February 17, 1998 in Sports

Rusty Smith

Philadelphia Inquirer
 

Speedskating

The first thing Rusty Smith noticed after transferring from his gang-ridden high school in Los Angeles to the sedate atmosphere of Lake Placid High was that someone had stolen all the bicycle locks.

It was only the beginning of the cultural shocks that would confront a California boy transplanted to upstate New York for the love of short track speedskating.

“I had seen snow before, but it’s not like living in it,” said Smith.

“It would be like negative-20 outside and the coach would say, ‘Let’s go running.’ I still don’t think that’s a good idea.”

But when the coach said run, Rusty Smith would run. And when the coach said skate, he would skate. Smith, just 18 years old, wanted to succeed at short track so badly he would last three years in that wilderness where no one needs bike locks.

“Part of why he’s good in this sport is because he has street smarts,” said Robert Ahlke, president of the Southern California Speedskating Association and one of Smith’s sponsors. “He knows how to think on his feet because he’s had to think in bad situations.”

Short trackers find themselves in bad spots with great regularity. As the pack zips around the small oval, it is easy to become hemmed in or, worse yet, to lose an edge and go spinning into the padded walls of the rink.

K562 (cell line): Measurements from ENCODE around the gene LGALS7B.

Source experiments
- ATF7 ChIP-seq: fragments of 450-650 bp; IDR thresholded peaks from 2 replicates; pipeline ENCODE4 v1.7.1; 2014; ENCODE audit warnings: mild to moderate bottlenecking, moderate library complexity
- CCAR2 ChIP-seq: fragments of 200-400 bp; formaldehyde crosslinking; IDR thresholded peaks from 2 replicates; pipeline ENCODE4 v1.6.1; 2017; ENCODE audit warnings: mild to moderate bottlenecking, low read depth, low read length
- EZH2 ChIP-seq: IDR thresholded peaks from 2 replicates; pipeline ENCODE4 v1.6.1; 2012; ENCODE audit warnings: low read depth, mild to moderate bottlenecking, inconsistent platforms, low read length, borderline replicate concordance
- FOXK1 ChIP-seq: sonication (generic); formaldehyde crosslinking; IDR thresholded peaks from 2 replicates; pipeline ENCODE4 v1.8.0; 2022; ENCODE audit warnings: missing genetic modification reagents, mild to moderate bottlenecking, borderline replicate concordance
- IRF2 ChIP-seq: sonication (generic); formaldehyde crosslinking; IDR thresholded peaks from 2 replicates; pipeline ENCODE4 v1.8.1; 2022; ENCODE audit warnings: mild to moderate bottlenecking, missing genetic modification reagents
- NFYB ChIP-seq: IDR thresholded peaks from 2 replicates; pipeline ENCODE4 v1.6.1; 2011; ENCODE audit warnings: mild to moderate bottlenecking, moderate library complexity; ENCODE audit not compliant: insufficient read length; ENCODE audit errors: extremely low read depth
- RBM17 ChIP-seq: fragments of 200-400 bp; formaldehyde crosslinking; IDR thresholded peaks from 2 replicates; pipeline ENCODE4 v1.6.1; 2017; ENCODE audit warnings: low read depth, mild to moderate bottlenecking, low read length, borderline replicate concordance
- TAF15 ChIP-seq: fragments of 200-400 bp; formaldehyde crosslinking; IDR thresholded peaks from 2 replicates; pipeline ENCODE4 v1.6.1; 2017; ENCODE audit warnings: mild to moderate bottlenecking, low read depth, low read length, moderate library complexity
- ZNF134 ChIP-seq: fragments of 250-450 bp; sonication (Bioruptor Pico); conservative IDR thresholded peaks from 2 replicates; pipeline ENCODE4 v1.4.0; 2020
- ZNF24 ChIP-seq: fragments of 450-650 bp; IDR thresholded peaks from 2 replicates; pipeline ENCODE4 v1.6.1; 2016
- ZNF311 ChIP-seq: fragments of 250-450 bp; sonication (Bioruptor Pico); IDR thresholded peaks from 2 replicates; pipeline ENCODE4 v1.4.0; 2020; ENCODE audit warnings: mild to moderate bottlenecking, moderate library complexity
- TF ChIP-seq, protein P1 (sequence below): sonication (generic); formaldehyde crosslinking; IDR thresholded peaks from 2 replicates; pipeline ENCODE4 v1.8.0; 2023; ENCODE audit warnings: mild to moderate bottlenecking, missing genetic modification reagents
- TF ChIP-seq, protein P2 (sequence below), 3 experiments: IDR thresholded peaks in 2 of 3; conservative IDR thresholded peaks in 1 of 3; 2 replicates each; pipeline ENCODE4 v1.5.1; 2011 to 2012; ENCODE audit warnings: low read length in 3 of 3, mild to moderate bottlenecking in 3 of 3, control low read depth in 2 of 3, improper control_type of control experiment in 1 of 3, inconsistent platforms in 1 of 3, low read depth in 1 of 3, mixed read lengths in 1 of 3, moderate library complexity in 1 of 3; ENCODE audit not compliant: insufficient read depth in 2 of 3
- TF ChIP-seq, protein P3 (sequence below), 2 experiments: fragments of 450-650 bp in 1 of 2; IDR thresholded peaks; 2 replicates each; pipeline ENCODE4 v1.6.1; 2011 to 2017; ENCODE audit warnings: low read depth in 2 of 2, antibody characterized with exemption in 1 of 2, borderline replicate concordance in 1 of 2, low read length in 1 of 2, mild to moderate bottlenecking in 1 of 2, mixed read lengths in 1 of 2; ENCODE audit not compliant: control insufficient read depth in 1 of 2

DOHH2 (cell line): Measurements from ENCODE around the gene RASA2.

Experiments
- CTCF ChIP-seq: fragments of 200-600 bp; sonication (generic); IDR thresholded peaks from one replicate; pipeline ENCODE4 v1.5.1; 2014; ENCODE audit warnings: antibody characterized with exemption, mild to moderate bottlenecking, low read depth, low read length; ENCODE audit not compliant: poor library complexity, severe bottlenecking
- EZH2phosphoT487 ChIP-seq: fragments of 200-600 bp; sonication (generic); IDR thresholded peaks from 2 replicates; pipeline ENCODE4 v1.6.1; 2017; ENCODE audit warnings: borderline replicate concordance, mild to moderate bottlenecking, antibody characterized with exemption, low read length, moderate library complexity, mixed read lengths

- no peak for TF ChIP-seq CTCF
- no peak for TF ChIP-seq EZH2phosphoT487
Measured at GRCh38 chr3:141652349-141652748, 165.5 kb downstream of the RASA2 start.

When the Olympic short track program begins tonight, Smith will be one of the top U.S.

hopes for a medal. He will skate both the 500 and 1,000 meters and will probably be selected for the 5,000-meter relay.

“When I started this, I never thought of going this far,” said Smith, who took up skating at age 12 on a rink across the street from the hospital in which he was born. “I like the challenge of racing head-to-head. You can be the fastest one out there, but you still might not win. You can be the best conditioned one out there, but might not win. That’s why it’s fun. You have to pick your strategy all the time.”

“He has confidence every time he goes out,” said teammate Eric Flaim. “He reminds me of myself. It’s always like he’s saying, ‘I’m going to win this thing.”’


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